The purpose of this document is to help walk you through using map data in R for your first problem set assignment. For this problem set, you start with a shapefile containing the outlines of rooms at Turkey Creek pueblo (from your Lowell 1988 reading) and a *.csv file containing information on 250 excavated rooms at that site including the room number, the X and Y coordinates of the centroid of those rooms (rounded for simplicity), the height in terms of the average number of stone courses in the walls, the area of the room, and the weight of ceramics recovered from those rooms.The first assignment asks you to use R to calculate new variables based on what you’ve been given and then create and interpret maps based on these data.

The first step is simply getting the data in to R. In order to import a shapefile we’re going to use the “maptools” package and the “readShapeLines” command to read in a linear shape file. We could also use “readShapePoly” or “readShapePoints” to read in polygon or point shapefiles (see “maptools” documentation for more info). Following this we will also read in the Turkey.csv file containing information on specific rooms.


turkey.s <- readShapeLines("Turkey")  #read in Turkey.shp (note that you do not need the .shp)
turkey <- read.csv(file = "Turkey.csv", header = T)  # read in csv file

Now we’ll plot the shapefile we just imported and then add red points representing the centroid of each room for which we have data.

plot(turkey.s)  #plot shapefile
# Note that the next two lines do exactly the same thing. In the first example we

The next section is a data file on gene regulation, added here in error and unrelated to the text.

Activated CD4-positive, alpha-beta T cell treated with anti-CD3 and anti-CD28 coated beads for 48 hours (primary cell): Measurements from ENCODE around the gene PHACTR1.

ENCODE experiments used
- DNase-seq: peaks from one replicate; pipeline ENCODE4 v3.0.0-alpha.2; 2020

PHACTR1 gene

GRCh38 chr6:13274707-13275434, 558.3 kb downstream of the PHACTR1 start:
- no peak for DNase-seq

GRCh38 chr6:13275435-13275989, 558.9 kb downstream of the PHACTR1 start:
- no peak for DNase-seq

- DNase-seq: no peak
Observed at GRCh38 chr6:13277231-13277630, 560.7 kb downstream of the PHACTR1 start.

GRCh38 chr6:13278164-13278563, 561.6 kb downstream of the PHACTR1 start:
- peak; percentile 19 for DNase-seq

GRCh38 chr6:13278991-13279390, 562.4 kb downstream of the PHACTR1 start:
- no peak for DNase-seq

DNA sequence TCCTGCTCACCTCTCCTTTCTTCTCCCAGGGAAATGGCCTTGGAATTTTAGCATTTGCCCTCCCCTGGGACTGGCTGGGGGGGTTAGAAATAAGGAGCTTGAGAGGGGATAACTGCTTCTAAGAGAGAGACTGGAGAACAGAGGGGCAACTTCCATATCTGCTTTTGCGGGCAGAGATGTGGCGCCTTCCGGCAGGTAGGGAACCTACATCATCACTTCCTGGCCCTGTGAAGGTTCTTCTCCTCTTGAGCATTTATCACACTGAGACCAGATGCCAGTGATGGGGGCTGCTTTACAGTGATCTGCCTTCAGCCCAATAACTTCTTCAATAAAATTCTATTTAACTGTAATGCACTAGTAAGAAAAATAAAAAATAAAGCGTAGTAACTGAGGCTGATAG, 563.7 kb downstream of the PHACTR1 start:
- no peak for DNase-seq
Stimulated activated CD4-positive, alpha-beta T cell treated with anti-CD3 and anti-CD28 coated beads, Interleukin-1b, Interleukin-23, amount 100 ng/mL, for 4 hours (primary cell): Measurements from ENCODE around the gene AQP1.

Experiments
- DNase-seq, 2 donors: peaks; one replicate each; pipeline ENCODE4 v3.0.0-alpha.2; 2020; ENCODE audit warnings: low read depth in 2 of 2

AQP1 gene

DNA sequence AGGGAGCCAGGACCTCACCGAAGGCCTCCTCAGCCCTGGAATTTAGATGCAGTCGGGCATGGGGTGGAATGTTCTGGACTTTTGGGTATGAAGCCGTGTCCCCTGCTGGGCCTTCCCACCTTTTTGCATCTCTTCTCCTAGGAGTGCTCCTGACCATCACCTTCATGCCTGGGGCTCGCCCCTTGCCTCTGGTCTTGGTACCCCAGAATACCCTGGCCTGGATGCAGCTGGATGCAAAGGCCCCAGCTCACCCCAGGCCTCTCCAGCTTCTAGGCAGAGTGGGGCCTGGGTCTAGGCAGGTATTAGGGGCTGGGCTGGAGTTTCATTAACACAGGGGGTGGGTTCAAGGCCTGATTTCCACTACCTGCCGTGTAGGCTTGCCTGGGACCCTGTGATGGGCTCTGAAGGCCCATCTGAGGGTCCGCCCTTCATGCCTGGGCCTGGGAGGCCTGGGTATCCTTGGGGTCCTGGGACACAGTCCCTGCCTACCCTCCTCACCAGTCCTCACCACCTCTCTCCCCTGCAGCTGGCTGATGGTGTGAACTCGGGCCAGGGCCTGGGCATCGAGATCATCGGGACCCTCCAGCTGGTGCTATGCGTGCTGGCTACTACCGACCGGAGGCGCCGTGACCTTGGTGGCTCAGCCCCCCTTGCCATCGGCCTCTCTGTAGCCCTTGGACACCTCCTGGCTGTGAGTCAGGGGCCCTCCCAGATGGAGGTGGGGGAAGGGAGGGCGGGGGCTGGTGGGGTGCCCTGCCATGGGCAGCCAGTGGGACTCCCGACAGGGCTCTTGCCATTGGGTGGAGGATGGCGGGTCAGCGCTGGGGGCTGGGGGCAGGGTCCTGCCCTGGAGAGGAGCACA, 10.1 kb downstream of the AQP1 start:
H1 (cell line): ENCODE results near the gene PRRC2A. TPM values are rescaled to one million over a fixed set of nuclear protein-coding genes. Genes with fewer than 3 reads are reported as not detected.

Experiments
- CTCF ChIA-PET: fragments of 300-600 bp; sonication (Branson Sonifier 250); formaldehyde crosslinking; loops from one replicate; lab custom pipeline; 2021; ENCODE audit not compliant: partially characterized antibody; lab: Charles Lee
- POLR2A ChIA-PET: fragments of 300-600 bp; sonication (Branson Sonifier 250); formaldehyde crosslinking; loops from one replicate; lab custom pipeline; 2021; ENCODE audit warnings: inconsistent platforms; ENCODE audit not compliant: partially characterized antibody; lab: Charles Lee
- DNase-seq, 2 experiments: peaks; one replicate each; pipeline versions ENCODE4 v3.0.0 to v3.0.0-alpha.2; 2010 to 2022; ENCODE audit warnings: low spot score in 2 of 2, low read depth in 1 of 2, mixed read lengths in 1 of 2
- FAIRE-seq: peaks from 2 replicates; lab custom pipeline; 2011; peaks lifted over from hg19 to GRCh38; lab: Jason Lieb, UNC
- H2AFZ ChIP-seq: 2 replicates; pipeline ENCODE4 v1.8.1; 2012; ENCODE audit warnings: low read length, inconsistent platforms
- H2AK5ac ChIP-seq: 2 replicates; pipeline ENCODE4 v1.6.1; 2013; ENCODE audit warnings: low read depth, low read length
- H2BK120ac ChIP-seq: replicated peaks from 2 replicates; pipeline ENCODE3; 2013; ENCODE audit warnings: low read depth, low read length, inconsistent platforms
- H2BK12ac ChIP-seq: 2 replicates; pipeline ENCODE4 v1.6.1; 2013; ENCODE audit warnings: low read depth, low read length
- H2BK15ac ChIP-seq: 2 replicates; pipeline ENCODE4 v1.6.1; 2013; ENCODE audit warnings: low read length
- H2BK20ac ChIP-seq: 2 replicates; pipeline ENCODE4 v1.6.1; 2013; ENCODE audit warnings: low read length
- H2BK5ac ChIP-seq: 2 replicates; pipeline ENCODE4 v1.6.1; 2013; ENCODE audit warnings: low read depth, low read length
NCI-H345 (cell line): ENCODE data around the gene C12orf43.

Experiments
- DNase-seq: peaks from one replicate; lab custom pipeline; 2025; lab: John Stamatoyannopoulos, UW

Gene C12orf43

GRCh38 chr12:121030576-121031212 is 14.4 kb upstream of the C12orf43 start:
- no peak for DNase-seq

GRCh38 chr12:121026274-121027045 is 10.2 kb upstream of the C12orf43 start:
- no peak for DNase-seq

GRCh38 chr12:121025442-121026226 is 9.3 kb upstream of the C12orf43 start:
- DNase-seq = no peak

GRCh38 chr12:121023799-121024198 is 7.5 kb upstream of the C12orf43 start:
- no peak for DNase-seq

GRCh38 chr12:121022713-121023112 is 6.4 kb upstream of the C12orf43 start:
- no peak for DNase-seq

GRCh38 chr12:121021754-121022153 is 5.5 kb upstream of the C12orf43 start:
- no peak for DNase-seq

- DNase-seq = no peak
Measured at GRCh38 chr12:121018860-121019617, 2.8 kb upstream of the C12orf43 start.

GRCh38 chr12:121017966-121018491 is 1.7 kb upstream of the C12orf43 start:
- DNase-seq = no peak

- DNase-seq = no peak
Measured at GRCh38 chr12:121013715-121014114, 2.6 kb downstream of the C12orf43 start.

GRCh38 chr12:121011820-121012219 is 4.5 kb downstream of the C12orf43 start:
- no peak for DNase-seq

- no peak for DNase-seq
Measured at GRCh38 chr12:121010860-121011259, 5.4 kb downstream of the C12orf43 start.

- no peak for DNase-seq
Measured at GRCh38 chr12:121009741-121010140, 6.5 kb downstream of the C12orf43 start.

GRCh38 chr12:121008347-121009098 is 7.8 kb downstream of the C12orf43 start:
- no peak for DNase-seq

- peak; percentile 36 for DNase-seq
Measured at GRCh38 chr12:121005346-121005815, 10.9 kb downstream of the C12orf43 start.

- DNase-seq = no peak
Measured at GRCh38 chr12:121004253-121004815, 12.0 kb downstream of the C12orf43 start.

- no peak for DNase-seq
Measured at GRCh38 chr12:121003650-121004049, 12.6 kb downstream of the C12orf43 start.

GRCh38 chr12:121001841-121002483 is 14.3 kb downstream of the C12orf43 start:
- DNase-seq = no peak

# use the argument turkey[,2:3] as the columns containing the X and Y coordinates
# are the second and third column in turkey. In the second we use turkey$EAST and
# turkey$NORTH to call those same columns. In both examples the argument pch=16
# just refers to the R indicator for a filled circle, col='red' makes the points
# red, and cex=0.5 means that the points will be plotted at 0.5 times the default
# size. The 'points' command works like the 'plot' command but simply adds points
# to an existing plot rather than starting a new plot.
points(turkey[, 2:3], pch = 16, col = "red", cex = 0.5)
points(turkey$EAST, turkey$NORTH, pch = 16, col = "red", cex = 0.5)

Now let’s take a look at the room data we imported using the “head” command.

head(turkey)  # show the first few lines of turkey
## 1  221   54     7    2.5  7.8   27.1
## 2  218   58    13    2.8  2.8    6.8
## 3  203   96    28    3.5  5.8    8.6
## 4  204   80    28    2.5 25.1   13.7
## 5  205   92    30    3.8  4.5    0.8
## 6  209   98    34    4.0  9.8    3.1